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Promoting Balance in Mind, Body, and Spirit as You Return to College

The key to a healthy life is balance. When you think of balance, what comes to mind? Often balance is misperceived as a static condition. Balance, however, is an ongoing dynamic process whereby you stay simultaneously aware of multiple areas of your life, adjust to daily demands, and align your responses and values. Balance is an individual process, and only you know when areas of your life feel balanced.

College is the first time in life for many young adults to choose what you do, where you do it, and with whom you do things, with little or no input from parents or others. Sure, you have specific requirements to meet for a degree, but you also choose when or whether to attend class, how to use your free time, and how you care for yourself.

Disruption and ambiguity can make anyone feel somewhat unbalanced. With the uncertainty and change that has resulted from COVID, there’s much that will be different in attending school this fall. Each college is struggling with how and when to bring back students, whether there will be sports and if yes, will the stadiums and arenas be open to spectators, will there be mostly on-line classes or how to offer in-person learning safely. Much is still in flux and unknown, with new changes announced daily. This loss of structure, routine, and purposeful activity can trigger feelings of anxiety, worry, sadness, and fear. Not knowing what is in store for the coming school year can range from unsettling to downright daunting. One of the most helpful ways to get back on track and to re-establish direction and balance in your life is to reflect upon who and what is most important and meaningful to you.

First, ask yourself who and what matters most to you? Why? Who among your family, friends, roommates, classmates, professors, coaches, or others embraces you at your best and encourages you to make healthy lifestyle choices that support you in mind, body, and spirit? Please write it down.

Next, take a deep breath. Visualize yourself returning to college as your absolute best self in mind, body, and spirit. Note what you are thinking, doing, and feeling when you are your best self. Think of the words that describe you when you feel your best. Are you energetic, active, connected, cheerful, outgoing, and productive? Are you peaceful, reflective, curious, calm, engaged, and lighthearted?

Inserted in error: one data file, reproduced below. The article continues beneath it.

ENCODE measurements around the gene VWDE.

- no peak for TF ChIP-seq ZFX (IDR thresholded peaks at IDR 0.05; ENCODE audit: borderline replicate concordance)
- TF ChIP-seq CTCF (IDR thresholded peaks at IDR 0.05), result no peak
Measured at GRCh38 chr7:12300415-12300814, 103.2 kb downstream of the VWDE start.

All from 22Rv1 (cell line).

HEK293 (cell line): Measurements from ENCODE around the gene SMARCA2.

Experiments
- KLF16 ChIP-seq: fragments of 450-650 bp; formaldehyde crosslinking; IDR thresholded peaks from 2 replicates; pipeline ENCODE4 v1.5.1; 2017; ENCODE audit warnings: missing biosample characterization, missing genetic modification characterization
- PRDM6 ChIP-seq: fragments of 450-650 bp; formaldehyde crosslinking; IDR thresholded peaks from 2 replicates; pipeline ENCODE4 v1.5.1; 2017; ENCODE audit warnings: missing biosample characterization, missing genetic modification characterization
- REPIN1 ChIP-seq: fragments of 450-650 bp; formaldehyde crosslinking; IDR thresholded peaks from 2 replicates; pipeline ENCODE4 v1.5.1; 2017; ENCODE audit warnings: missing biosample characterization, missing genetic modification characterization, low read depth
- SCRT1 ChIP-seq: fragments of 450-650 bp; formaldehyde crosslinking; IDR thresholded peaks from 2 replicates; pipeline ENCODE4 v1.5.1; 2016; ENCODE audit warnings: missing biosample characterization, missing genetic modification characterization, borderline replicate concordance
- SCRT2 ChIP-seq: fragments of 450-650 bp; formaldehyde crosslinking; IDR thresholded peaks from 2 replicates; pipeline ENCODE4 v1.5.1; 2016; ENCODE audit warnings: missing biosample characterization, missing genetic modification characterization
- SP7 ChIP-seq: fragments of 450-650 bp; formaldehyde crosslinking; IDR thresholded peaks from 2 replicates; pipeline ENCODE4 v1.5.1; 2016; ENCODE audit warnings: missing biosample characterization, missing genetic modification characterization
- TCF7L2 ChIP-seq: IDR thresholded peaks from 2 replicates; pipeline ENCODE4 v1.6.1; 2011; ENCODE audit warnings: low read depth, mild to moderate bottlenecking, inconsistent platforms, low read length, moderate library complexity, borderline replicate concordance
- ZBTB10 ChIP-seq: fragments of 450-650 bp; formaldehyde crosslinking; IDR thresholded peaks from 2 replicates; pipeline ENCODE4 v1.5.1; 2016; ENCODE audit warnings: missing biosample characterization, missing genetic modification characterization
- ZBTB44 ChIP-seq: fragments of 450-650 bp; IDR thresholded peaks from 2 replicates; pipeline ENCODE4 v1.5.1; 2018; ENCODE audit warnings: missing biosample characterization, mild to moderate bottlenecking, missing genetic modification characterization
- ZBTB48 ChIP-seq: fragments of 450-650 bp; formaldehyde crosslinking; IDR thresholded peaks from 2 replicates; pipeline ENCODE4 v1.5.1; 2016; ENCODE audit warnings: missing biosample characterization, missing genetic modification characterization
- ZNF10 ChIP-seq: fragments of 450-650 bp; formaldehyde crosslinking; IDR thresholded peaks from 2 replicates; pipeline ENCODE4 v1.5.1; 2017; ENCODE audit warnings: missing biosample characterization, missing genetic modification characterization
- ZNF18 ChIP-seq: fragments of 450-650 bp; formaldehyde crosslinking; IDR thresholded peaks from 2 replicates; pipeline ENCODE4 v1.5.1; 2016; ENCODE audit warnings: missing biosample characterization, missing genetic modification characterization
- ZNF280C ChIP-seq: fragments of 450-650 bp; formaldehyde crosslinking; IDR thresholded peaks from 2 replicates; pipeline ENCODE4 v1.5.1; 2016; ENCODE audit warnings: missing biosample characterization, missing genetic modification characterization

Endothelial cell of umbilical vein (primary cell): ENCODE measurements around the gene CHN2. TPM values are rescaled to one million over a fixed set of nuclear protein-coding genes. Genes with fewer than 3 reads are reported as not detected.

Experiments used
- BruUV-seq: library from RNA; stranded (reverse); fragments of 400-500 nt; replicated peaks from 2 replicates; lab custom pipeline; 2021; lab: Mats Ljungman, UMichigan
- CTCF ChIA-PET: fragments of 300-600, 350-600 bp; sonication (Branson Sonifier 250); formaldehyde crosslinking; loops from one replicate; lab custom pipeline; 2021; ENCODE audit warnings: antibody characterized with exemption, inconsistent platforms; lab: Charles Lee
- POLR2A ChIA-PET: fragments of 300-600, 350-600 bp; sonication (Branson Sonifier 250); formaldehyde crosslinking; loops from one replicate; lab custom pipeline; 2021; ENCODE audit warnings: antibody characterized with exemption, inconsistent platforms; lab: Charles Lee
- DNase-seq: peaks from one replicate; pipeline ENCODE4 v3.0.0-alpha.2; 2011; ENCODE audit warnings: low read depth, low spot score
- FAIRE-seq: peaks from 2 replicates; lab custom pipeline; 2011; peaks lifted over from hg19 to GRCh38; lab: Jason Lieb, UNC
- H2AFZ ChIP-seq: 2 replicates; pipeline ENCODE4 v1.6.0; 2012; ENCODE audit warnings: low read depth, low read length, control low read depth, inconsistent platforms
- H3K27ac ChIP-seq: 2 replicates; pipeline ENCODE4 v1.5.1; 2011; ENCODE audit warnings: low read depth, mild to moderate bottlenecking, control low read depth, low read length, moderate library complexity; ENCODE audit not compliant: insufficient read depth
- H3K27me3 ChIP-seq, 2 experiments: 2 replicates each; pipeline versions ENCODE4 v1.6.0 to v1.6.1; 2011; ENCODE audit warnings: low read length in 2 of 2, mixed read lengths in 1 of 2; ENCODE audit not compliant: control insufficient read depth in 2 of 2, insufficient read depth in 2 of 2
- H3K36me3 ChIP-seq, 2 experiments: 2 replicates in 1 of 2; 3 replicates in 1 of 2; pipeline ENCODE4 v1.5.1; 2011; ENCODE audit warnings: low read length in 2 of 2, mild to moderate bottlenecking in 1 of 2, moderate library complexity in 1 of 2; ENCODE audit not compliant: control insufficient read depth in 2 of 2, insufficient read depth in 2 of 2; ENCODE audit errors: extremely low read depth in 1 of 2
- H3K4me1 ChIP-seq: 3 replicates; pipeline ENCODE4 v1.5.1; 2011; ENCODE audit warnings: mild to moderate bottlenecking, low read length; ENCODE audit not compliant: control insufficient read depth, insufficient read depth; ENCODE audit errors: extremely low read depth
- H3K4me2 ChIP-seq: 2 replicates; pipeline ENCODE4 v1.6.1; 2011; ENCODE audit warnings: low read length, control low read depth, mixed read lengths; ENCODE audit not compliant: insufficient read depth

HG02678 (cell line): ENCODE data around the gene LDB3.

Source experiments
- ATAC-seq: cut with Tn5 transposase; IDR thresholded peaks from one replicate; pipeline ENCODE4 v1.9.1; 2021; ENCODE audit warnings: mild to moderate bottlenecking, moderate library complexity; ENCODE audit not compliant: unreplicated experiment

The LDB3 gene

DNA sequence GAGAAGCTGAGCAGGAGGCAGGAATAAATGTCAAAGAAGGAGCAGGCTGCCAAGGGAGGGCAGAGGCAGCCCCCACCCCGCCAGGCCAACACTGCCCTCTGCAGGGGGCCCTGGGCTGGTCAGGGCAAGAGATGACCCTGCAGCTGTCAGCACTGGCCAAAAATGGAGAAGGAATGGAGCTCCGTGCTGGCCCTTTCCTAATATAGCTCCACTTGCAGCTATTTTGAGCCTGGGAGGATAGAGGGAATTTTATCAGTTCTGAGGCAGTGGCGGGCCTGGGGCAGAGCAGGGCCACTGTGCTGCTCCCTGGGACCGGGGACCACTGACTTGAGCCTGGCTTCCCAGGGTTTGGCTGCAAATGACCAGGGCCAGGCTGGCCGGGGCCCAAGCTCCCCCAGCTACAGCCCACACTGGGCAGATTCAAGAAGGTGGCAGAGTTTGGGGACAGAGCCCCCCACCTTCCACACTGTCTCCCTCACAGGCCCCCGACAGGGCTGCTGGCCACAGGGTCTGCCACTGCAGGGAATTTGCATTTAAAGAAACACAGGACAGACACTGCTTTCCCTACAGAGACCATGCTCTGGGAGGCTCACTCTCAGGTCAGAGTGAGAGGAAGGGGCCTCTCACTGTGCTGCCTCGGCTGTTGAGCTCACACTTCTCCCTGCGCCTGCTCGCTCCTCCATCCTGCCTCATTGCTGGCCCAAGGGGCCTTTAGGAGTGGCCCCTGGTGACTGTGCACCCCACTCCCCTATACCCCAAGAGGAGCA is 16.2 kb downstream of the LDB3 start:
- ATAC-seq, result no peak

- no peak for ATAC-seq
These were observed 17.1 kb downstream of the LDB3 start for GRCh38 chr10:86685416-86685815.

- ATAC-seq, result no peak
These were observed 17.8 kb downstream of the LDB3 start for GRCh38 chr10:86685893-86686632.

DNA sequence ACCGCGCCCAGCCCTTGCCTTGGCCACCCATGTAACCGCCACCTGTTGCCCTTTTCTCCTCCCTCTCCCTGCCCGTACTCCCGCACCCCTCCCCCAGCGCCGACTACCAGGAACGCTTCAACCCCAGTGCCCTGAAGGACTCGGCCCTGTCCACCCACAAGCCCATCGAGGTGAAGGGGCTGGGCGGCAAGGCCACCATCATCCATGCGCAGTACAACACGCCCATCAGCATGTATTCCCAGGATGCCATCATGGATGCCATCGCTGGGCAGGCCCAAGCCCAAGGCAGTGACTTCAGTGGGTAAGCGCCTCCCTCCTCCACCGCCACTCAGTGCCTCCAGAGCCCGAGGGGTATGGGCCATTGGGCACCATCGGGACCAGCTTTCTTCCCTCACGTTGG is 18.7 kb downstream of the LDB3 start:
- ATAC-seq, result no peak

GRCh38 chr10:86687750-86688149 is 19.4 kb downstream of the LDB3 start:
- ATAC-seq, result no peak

Think about behaviors and activities that help you feel your best. Ask yourself if you are sleeping enough and waking up feeling refreshed? Are you making healthy food choices, including eating more whole foods such as fruits, vegetables, and less processed foods? Are you drinking enough water throughout the day? Does your day include moments of meditation, mindfulness, or a pause to take a few deep breaths? Are you including movement in your day, such as going for a run, trying a virtual yoga class, or even stretching? Are you kind to yourself and others? You might notice how you have gotten harsher with yourself as you embark on a big life change or try to settle back into a new routine that differs significantly from last semester. Are you maintaining connections to people, places, and things that bring you joy and affirm your sense of purpose? These questions help bring your awareness to what you are doing each day and consider what brings you joy and balance, and what brings imbalance and stress. Whatever your answers, try not to judge yourself, but rather to view it as an opportunity for increased self-awareness and compassion.

Time spent identifying who and what matters most to you (your values) will help you engage in activities aligned with your sense of purpose, regardless of your external circumstances. When you notice yourself becoming stressed and making choices that don’t support your values, you can find your way back to your best self by setting actionable steps to balance areas where you feel stuck or dissatisfied. A clear vision of and commitment to what matters most to you as a college student, individual, friend, and any other role you may assume, will be your guiding light.

By Tina Kaminski, MA, MSW, LISW-CP